Turkish government still standing despite resignations
April 27, 1997
Web posted at: 9:36 a.m. EDT (1336 GMT)
ANKARA, Turkey (CNN) -- Turkish Prime Minister Necmettin
Erbakan's Islamist-led coalition government was still
standing Sunday after government leaders agreed for the
second time in two months to implement a wide-ranging reform
package pushed by the country's secularist military leaders.
But two of Erbakan's cabinet ministers -- members of former
prime minister and now foreign minister Tansu Ciller's
pro-Western faction -- resigned before the prime minister's
Saturday meeting with the generals.
Industry Minister Yalim Erez and Health Minister Yildirm
Aktuna were at odds with Erbakan's reluctance to put the
army's measures -- which would curb the influence of Islam in
everyday life -- into effect.
"I told Mrs. Ciller that this government wouldn't serve any
good to the country and to democracy," Erez said in
announcing his resignation.
Ciller, Erbakan's uneasy government partner for the past 10
months, was angry with Erez and Aktuna's resignation.
"It is not up to them to decide over the future of the
government," she said.
Ciller joined the prime minister for the meeting Saturday
with President Suleyman Demirel and the military-dominated
National Security Council, and reportedly told Erbakan to
either uphold secularism or disband the coalition.
Among the measures Erbakan agreed to: a ban on Islamist
propaganda on television, restrictions on religious dress
among students, and closing Islamist-oriented secondary
schools, according to a statement released by the Council.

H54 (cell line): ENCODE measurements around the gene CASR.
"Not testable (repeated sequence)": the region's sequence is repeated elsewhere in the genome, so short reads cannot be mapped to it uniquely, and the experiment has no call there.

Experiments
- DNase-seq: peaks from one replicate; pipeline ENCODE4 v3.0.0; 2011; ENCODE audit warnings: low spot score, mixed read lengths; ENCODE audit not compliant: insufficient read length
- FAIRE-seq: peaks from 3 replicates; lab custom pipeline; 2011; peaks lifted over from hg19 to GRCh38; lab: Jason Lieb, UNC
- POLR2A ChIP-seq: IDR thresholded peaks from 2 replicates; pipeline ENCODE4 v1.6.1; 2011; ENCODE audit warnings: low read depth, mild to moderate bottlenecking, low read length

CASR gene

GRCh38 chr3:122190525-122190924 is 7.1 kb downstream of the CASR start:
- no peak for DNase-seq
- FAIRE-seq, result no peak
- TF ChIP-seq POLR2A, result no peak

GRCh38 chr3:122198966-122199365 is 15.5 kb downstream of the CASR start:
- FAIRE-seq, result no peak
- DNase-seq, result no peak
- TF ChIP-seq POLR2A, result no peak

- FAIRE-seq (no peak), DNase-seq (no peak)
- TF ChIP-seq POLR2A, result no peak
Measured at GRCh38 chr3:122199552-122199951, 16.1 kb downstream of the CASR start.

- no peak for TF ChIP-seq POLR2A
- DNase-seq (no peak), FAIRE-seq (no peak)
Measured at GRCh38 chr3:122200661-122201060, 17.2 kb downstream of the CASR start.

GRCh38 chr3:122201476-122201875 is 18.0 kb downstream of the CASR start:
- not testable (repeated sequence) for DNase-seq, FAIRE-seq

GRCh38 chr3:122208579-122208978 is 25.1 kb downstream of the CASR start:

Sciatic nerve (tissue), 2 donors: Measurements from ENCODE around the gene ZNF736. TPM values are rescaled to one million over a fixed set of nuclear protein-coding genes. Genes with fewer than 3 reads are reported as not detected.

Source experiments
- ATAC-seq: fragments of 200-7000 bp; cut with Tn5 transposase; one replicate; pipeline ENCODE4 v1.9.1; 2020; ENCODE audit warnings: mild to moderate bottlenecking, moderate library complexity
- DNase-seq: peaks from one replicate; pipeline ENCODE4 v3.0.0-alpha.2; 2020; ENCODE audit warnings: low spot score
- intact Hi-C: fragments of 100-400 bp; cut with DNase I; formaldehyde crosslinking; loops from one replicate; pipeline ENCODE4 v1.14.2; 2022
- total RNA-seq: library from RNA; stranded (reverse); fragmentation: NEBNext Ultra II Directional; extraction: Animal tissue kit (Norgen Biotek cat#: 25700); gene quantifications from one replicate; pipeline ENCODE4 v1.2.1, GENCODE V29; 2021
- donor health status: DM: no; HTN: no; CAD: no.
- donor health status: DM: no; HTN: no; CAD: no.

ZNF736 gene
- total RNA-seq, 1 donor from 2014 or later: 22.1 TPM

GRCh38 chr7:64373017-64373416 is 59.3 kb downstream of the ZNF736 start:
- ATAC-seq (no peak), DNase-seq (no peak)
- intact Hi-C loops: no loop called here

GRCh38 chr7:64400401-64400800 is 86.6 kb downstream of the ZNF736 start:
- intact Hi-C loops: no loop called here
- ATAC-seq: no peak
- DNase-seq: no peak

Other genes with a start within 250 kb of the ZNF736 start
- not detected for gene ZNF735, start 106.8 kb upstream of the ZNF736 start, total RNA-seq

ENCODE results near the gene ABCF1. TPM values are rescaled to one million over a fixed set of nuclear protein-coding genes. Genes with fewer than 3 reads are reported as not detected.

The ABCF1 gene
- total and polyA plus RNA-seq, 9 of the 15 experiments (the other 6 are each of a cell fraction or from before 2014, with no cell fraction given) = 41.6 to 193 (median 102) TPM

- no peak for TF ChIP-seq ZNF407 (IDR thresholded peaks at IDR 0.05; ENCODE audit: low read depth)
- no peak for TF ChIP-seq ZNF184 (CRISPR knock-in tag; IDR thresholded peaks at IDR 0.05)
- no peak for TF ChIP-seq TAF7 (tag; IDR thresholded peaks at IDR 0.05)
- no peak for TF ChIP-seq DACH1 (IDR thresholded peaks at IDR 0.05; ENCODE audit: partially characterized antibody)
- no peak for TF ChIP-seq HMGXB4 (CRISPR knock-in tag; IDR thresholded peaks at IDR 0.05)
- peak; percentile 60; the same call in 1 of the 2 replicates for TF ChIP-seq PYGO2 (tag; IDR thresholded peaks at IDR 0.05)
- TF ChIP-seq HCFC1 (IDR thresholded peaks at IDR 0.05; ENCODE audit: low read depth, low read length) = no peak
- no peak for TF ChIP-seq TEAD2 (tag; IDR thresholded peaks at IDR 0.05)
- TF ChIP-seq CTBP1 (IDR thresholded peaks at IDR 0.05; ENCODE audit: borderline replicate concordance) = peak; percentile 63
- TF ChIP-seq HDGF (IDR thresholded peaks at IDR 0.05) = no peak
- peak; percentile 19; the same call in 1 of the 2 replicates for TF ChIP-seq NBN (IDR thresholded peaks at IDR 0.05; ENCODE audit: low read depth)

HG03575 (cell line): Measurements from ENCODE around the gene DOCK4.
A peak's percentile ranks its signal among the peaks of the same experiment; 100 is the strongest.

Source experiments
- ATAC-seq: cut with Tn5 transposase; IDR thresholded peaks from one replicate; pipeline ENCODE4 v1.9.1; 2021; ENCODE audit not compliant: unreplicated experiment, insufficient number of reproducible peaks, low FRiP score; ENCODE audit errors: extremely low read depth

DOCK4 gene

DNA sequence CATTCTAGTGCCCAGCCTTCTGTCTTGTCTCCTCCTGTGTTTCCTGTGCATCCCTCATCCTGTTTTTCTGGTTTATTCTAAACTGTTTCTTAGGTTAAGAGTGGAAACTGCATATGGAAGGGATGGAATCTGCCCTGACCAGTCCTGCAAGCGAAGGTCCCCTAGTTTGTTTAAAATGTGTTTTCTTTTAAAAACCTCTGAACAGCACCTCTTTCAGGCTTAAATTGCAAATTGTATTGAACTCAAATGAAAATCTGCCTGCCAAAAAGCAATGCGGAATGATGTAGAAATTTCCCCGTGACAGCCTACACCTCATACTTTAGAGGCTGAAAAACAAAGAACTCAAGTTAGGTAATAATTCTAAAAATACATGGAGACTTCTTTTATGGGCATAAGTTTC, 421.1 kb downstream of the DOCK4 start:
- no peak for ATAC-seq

The Council first pressed the measures on Erbakan's
government in February. Saturday's meeting was called when
military leaders apparently decided he had not moved fast
enough to implement the earlier agreement.
Erbakan's drive to bring Islam into Turkish public life has
unsettled many. Erez said Saturday that Erbakan's promotion
of relations with Iran and other Middle Eastern countries
hurts Turkey's chances of full membership in the European
Union "because of the impression (he) is giving."
Some observers in Ankara said Erbakan saved his government
Saturday, but others said it was just a matter of time before
the coalition collapses.
"This government is finished in practice, although it might
take some time to die," political analyst Hasan Cemal told
Some of Erbakan's Welfare Party supporters are among those
who agree. Some have urged him to disband the coalition and
appeal to the voters, but members of parliament are reluctant
to go that route.
Reuters contributed to this report.
© 1997 Cable News Network, Inc.
All Rights Reserved.